We avoid sentimentality, but the culture is awash in it on Valentine’s Day. This “holiday” is not traditionally associated with business crime, but we will do our best. The day is sometimes associated with alcohol, and this year happens to fall on a Friday. We acquit ourselves well in this latter regard.
Here’s a story about the February 14, 1929 slaughter from the Chicago Tribune: the St. Valentine’s Day Massacre:
On this frigid morning, in an unheated brick garage at 2122 N. Clark St., seven men were lined up against a whitewashed wall and pumped with 90 bullets from submachine guns, shotguns and a revolver. It was the most infamous of all gangland slayings in America, and it savagely achieved its purpose–the elimination of the last challenge to Al Capone for the mantle of crime boss in Chicago. By 1929, Capone’s only real threat was George “Bugs” Moran, who headed his own gang and what was left of Dion O’Banion’s band of bootleggers. Moran had long despised Capone, mockingly referring to him as “The Beast.”
At about 10:30 a.m., four men burst into the SMC Cartage Co. garage that Moran used for his illegal business. Two of the men were dressed as police officers. The quartet presumably announced a raid and ordered the seven men inside the garage to line up against a wall. Then they opened fire. Witnesses, alerted by the rat-a-tat staccato of submachine guns, watched as the gunmen sped off in a black Cadillac touring car that looked like the kind police used, complete with siren, gong and rifle rack.The victims, killed outright or left dying in the garage, included Frank “Hock” Gusenberg, Moran’s enforcer, and his brother, Peter “Goosy” Gusenberg. Four of the other victims were Moran gangsters, but the seventh dead man was Dr. Reinhardt Schwimmer, an optician who cavorted with criminals for thrills. Missing that morning was Capone’s prize, Moran, who slept in.
Capone missed the excitement too. Vacationing at his retreat at Palm Island, Fla., he had an alibi for his whereabouts and disclaimed knowledge of the coldblooded killings. Few believed him. No one ever went to jail for pulling a trigger in the Clark Street garage, which was demolished in 1967.
We’ve seen internal investigations that look worse. As in the white-collar context, do not give the Government an unrelated reason to investigate you:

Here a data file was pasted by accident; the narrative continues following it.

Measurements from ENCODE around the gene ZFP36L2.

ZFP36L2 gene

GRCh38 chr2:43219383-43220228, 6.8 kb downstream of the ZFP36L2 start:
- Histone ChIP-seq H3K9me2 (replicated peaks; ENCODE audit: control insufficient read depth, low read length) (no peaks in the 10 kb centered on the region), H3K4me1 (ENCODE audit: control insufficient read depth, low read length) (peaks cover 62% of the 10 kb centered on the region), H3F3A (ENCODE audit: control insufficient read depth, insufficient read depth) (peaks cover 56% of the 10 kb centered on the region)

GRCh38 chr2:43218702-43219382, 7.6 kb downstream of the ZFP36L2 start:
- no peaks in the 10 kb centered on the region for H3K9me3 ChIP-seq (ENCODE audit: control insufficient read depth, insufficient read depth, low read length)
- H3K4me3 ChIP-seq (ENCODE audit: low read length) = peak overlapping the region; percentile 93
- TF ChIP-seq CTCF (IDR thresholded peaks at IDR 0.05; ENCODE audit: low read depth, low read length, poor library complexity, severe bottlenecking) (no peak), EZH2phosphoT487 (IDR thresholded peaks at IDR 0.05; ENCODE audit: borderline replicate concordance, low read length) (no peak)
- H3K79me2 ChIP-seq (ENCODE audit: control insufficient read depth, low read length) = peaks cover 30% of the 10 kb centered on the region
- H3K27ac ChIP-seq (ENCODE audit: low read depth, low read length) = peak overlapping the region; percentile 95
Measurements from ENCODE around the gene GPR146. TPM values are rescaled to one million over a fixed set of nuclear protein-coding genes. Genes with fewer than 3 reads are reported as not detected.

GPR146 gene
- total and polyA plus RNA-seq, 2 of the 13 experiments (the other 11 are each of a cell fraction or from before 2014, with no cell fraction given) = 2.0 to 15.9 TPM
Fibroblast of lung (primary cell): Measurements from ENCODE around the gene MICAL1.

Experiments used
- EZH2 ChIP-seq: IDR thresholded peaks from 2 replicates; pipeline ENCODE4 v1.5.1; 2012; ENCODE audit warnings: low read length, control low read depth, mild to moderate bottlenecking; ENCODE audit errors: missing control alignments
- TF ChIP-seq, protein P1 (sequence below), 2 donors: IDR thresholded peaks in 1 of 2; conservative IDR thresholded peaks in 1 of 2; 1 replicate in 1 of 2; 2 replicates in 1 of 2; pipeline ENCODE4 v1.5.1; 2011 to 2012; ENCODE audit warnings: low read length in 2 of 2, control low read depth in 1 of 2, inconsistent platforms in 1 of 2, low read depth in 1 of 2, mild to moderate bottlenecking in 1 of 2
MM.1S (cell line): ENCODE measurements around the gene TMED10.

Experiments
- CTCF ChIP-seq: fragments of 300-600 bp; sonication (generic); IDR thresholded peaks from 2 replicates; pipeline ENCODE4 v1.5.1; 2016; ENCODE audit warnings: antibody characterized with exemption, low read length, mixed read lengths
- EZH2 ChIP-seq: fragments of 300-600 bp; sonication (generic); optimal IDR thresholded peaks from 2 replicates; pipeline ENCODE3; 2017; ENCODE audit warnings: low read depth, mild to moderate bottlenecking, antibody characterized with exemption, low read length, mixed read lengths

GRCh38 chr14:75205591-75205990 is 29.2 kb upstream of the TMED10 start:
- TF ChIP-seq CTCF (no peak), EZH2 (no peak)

The St. Valentine’s Day Massacre on February 14, 1929, might be regarded as the culminating violence of the Chicago gang era, as seven members or associates of the “Bugs” Moran mob were machine-gunned against a garage wall by rivals posing as police. The massacre was generally ascribed to the Capone mob, although Al himself was in Florida.
The investigative jurisdiction of the Bureau of Investigation during the 1920s and early 1930s was more limited than it is now, and the gang warfare and depredations of the period were not within the Bureau’s investigative authority.
The Bureau’s investigation of Al Capone arose from his reluctance to appear before a federal grand jury on March 12, 1929 in response to a subpoena. On March 11, his lawyers formally filed for postponement of his appearance, submitting a physician’s affidavit dated March 5, which attested that Capone had been suffering from bronchial pneumonia in Miami, had been confined to bed from January 13 to February 23, and that it would be dangerous to Capone’s health to travel to Chicago. His appearance date before the grand jury was re-set for March 20.
On request of the U.S. Attorney’s Office, Bureau of Investigation agents obtained statements to the effect that Capone had attended race tracks in the Miami area, that he had made a plane trip to Bimini
and a cruise to Nassau, that he had been interviewed at the office of the Dade County Solicitor, and that he had appeared in good health on each of those occasions.
As we know, Capone was ultimately convicted of tax evasion.
More urgently, and as Papa Hemingway and Al Capone would doubtless approve, here is a roundup of recent cocktail notes of interest.
From the Boston Herald, the Dorothy Parker American Gin martini (from Harding’s in Manhattan).
Despite this claim from the New York Times that the dirty martini cleans up well, I still loathe dirty martinis. They are too briny, and an affectation.
The Boston Globe has ten cocktails you are not ordering but should be. I am unconvinced, but a couple are worthwhile:
The Martinez: Consider it the grandfather to the martini, or at least its classy next door neighbor. Typically a combination of Old Tom gin, sweet vermouth, maraschino liqueur, Angostura bitters, but there are variations and improvements out there. Order if you love Manhattans, but would like to take a step to the left.
The Corpse Reviver #2: London gin, absinthe, Cointreau, Lillet Blanc, lemon juice: equal parts of everything to awaken your palate, drive conversation, and please your bartender. Order if you’ve seen your last lemon drop. Just make sure to ask if the bar carries absinthe first.
The former bears history, the latter anesthesia.
For a bar in a New York restaurant, I would love to try Del Posto, an elegant space with cocktails to match. And, as a general drinking reference for grown-up cocktails, try A Quiet Drink, which presents “bars and restaurants where one can have grown-up conversation over a good drink.”
Finally, one cannot leave the subject of a quiet drink without thinking of the private-eye novel that made Dennis Lehane‘s name, A Drink Before the War (1994). Lehane is superb, and Drink the best place to start.